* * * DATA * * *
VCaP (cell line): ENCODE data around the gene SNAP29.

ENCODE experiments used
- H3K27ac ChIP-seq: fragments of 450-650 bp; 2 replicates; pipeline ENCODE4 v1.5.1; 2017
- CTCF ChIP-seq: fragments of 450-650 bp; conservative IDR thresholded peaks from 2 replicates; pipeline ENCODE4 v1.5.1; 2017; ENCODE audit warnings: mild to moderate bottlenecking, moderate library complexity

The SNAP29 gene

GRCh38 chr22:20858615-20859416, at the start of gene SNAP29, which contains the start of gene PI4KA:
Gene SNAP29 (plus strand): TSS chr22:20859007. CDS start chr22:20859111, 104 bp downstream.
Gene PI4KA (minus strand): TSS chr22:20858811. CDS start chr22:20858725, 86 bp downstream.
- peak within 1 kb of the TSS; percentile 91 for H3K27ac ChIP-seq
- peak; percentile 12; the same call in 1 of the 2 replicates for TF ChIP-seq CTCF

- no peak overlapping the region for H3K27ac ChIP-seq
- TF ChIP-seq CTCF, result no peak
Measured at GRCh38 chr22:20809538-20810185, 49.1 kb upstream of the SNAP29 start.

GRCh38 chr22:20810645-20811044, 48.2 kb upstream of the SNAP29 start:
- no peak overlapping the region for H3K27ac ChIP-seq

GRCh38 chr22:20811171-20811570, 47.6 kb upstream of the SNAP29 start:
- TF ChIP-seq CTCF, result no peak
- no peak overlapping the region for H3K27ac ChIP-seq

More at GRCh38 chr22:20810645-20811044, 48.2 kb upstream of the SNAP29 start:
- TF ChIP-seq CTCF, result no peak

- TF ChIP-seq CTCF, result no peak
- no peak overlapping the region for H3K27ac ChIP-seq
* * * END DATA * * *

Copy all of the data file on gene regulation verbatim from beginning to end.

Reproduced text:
VCaP (cell line): ENCODE data around the gene SNAP29.

ENCODE experiments used
- H3K27ac ChIP-seq: fragments of 450-650 bp; 2 replicates; pipeline ENCODE4 v1.5.1; 2017
- CTCF ChIP-seq: fragments of 450-650 bp; conservative IDR thresholded peaks from 2 replicates; pipeline ENCODE4 v1.5.1; 2017; ENCODE audit warnings: mild to moderate bottlenecking, moderate library complexity

The SNAP29 gene

GRCh38 chr22:20858615-20859416, at the start of gene SNAP29, which contains the start of gene PI4KA:
Gene SNAP29 (plus strand): TSS chr22:20859007. CDS start chr22:20859111, 104 bp downstream.
Gene PI4KA (minus strand): TSS chr22:20858811. CDS start chr22:20858725, 86 bp downstream.
- peak within 1 kb of the TSS; percentile 91 for H3K27ac ChIP-seq
- peak; percentile 12; the same call in 1 of the 2 replicates for TF ChIP-seq CTCF

- no peak overlapping the region for H3K27ac ChIP-seq
- TF ChIP-seq CTCF, result no peak
Measured at GRCh38 chr22:20809538-20810185, 49.1 kb upstream of the SNAP29 start.

GRCh38 chr22:20810645-20811044, 48.2 kb upstream of the SNAP29 start:
- no peak overlapping the region for H3K27ac ChIP-seq

GRCh38 chr22:20811171-20811570, 47.6 kb upstream of the SNAP29 start:
- TF ChIP-seq CTCF, result no peak
- no peak overlapping the region for H3K27ac ChIP-seq

More at GRCh38 chr22:20810645-20811044, 48.2 kb upstream of the SNAP29 start:
- TF ChIP-seq CTCF, result no peak

- TF ChIP-seq CTCF, result no peak
- no peak overlapping the region for H3K27ac ChIP-seq